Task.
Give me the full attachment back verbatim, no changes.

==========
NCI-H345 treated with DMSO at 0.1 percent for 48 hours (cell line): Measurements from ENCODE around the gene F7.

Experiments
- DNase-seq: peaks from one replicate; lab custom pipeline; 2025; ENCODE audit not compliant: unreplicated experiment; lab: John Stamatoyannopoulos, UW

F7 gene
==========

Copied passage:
NCI-H345 treated with DMSO at 0.1 percent for 48 hours (cell line): Measurements from ENCODE around the gene F7.

Experiments
- DNase-seq: peaks from one replicate; lab custom pipeline; 2025; ENCODE audit not compliant: unreplicated experiment; lab: John Stamatoyannopoulos, UW

F7 gene